Original source:
A bomb tore through a funeral procession for a murdered Shi’ite Muslim leader in Pakistan’s Punjab province on Friday, killing at least 30 people and wounding scores more.

Rising sectarian attacks threaten to further destabilise nuclear-armed Pakistan just as it faces intense international pressure to crack down on Islamist militants.

Friday’s explosion struck a 1,000-strong crowd streaming toward a graveyard in the town of Dera Ismail Khan for the burial of Sher Zeman, a Shi’ite leader who was gunned down in the city the day before.

Ashiq Salim, a doctor at the main hospital in the city, said that 30 bodies had been brought there and that medics were scrambling to treat another 60 people who were wounded.

Police said that people angered by the attack had fired on officers rushing to the scene, where TV footage showed a bloodstained street littered with torn clothing.

There was no immediate claim of responsibility for the attack.

Shi’ite Muslims make up more than a quarter of Pakistan’s 160 million population.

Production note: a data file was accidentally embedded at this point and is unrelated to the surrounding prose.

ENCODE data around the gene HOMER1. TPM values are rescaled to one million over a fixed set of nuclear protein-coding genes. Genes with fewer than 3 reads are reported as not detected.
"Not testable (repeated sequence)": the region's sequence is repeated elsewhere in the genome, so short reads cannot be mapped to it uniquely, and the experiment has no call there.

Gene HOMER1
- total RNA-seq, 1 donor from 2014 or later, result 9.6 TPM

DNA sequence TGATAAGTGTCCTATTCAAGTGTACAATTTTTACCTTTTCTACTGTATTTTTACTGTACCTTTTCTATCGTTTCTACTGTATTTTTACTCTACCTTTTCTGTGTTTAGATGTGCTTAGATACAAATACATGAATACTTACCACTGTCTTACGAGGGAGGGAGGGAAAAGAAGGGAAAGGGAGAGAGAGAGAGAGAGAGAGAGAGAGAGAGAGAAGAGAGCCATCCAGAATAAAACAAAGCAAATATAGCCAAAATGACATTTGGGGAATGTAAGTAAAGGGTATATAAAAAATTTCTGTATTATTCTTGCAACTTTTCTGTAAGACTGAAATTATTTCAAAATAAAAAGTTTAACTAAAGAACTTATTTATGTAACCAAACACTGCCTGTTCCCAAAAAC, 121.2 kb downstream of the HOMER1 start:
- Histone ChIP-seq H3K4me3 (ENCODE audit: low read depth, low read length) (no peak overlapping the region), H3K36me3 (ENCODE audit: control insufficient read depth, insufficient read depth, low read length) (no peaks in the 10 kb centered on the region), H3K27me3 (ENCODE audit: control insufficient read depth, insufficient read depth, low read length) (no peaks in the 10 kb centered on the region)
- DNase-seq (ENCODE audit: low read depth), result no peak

Relations between the Sunni majority and Shi’ites are under growing strain from a series of attacks blamed on sectarian extremists.

In the deadliest recent incident, a car bomb killed 29 people and wounded scores near a Shi’ite mosque in Peshawar in December.

On February 5, a suicide bomber killed 24 at a Shi’ite mosque in a central city.

Much of the bloodshed has been in the north-west, where Islamist guerillas have seized control of swathes of territory including the Swat Valley, in defiance of a year-long army operation.

Troops and militants have been observing a ceasefire in Swat since Sunday, when authorities agreed to introduce sharia law in the area if militants lay down their arms.

Richard Holbrooke, the new US envoy for Afghanistan and Pakistan, said on Thursday that he had raised concerns about the deal with Pakistani President Asif Ali Zardari.

Mr Holbrooke said that US President Barack Obama hoped ‘that this deal, which is portrayed in the press as a truce, does not turn into a surrender.’